Accurate diagnosis of infarction of omentum and appendices epiploicae by computed tomography

Abadir, Janet S.; Cohen, Allen J.; Wilson, Samuel E.
October 2004
American Surgeon;Oct2004, Vol. 70 Issue 10, p854
Academic Journal
journal article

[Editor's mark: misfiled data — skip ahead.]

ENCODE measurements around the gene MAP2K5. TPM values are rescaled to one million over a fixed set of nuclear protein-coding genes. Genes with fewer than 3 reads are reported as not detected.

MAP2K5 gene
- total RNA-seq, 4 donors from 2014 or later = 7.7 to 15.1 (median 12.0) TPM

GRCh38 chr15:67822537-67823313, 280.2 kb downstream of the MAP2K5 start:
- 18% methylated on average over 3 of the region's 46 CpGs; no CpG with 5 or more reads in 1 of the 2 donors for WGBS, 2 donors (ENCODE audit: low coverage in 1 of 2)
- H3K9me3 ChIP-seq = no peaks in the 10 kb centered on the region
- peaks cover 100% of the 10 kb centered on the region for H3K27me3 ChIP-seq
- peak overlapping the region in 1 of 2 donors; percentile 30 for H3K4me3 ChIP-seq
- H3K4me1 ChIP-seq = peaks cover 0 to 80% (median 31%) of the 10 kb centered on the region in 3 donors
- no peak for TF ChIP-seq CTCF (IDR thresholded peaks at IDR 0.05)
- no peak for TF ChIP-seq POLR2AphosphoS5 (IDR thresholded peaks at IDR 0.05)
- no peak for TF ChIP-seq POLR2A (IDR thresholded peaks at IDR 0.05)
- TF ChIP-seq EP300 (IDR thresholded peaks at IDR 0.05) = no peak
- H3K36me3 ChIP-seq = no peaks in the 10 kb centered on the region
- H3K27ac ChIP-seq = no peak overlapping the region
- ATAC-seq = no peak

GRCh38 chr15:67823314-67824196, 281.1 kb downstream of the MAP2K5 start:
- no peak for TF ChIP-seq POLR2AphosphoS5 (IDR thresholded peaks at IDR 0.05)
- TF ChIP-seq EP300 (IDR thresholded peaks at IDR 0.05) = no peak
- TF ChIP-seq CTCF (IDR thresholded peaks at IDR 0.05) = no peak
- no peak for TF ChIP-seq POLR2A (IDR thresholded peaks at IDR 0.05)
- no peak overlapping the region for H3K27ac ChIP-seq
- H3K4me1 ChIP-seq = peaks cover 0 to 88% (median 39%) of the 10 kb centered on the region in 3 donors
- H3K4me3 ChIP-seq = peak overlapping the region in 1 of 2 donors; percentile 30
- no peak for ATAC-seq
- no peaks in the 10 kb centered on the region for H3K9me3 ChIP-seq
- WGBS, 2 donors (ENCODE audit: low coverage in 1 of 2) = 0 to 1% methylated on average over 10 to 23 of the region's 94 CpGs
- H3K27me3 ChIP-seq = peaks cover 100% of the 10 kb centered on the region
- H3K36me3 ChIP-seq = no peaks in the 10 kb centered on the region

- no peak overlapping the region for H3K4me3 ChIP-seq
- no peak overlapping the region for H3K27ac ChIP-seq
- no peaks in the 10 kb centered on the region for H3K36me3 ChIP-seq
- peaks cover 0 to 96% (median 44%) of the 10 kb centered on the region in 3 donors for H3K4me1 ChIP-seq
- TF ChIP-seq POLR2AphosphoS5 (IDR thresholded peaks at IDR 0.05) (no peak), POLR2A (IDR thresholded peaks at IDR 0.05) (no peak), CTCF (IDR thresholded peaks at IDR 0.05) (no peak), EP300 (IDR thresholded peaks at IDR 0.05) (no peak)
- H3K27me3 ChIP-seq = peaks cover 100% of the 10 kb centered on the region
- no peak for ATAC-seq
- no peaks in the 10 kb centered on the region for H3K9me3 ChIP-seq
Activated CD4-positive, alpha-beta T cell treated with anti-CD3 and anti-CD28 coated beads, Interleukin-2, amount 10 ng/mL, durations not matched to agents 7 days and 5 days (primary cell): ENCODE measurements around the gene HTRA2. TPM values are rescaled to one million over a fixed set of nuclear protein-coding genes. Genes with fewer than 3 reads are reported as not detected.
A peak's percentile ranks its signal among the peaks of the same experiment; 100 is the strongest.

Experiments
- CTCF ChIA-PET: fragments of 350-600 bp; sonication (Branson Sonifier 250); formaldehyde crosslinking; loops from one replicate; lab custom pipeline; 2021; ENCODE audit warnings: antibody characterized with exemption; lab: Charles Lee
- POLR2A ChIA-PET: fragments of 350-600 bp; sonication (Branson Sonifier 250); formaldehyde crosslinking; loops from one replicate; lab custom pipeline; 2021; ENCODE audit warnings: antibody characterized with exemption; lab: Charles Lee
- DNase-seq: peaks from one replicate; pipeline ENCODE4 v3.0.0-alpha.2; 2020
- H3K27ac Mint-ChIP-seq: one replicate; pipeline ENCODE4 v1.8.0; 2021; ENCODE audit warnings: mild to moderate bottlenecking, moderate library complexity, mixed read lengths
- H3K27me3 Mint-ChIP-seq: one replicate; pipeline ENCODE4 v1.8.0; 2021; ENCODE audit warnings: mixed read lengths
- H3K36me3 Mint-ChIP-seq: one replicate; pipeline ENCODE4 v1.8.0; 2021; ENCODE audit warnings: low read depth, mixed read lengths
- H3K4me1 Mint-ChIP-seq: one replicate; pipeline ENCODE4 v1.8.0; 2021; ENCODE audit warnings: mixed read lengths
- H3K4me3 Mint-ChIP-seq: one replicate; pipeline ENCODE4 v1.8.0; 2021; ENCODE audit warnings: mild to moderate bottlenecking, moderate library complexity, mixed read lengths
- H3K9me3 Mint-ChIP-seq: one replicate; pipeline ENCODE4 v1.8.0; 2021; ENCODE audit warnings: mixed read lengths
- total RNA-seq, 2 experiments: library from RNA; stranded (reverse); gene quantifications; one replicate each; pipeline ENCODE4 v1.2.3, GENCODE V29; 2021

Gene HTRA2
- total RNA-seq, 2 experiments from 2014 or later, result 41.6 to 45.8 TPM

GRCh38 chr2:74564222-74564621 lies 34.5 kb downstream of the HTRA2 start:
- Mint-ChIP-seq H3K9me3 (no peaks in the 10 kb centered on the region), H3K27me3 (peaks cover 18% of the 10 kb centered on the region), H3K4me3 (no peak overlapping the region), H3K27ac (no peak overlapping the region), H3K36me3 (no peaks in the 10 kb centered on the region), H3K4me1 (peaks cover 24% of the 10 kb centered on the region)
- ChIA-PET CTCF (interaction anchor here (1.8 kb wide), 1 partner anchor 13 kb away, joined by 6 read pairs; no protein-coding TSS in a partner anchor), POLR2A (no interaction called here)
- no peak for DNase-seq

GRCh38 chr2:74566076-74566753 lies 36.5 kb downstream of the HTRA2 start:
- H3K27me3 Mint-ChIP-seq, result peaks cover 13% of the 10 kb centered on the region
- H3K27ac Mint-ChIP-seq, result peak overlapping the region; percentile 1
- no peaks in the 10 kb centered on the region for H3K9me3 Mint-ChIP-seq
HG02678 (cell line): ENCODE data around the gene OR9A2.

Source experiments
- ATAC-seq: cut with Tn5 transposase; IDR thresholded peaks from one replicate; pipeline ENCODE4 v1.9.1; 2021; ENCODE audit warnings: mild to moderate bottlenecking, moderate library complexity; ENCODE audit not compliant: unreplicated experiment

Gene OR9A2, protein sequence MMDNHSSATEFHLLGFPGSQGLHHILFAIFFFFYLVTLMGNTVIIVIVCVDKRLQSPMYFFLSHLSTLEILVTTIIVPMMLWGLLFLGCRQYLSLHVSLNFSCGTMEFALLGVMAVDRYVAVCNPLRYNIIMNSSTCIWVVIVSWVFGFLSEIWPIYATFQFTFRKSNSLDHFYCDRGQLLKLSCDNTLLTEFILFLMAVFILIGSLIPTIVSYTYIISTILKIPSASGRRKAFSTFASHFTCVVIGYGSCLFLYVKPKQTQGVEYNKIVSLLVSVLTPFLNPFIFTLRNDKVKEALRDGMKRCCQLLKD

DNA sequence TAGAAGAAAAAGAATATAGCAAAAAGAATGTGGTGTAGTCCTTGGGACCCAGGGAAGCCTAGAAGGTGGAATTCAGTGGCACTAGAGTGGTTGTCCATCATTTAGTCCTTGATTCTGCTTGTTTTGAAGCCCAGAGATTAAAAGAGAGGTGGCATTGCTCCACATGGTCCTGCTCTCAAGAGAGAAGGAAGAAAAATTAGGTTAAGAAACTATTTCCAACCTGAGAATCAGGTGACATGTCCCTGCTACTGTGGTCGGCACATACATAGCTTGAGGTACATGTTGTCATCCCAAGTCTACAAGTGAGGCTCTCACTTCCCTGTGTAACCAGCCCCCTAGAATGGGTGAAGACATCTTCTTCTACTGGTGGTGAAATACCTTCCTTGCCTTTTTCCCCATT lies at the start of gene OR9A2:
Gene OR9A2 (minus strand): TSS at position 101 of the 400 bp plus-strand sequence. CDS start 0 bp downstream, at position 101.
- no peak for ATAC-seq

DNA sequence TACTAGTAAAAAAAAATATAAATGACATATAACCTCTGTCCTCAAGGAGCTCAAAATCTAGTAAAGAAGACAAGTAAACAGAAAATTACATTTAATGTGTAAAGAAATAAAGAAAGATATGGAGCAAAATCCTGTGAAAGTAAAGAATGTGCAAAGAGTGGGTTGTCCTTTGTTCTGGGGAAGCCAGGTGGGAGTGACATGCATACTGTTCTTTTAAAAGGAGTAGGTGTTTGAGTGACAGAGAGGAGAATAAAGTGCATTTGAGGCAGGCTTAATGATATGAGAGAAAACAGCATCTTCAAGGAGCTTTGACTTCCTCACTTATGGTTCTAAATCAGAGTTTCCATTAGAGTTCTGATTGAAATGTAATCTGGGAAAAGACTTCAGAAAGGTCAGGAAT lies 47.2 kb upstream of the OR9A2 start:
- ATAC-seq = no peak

Segmental infarction of the omentum and epiploic appendages presents with acute abdominal findings that may be confused with a surgical illness. Computed tomography, however, demonstrates a consistent and well-recognized pattern that allows safe, nonoperative treatment. Infarction of omental or mesenteric fat may present clinically as localized peritonitis, mimicking appendicitis, diverticulitis, or cholecystitis. Spontaneous recovery without operation is to be expected if an accurate diagnosis is established. We describe the diagnosis, treatment, and outcome of 15 patients who had infarction of the greater omentum (eight) and epiploic appendage (seven) and presented with localized abdominal pain and tenderness, with six demonstrating regional peritonitis and fever. All underwent CT imaging during their initial evaluation, and 12 of the 15 patients were diagnosed with focal omental or mesenteric fat infarction radiographically and managed nonoperatively. Three patients who had characteristic CT findings nevertheless underwent operation. All patients had complete resolution of their abdominal pain regardless of treatment. The clinical presentation of infarction of the omental or epiploic appendages may be difficult to differentiate from surgical causes of acute abdominal pain. The characteristic findings on computed tomography are diagnostic and allow safe, conservative management in the majority of patients.


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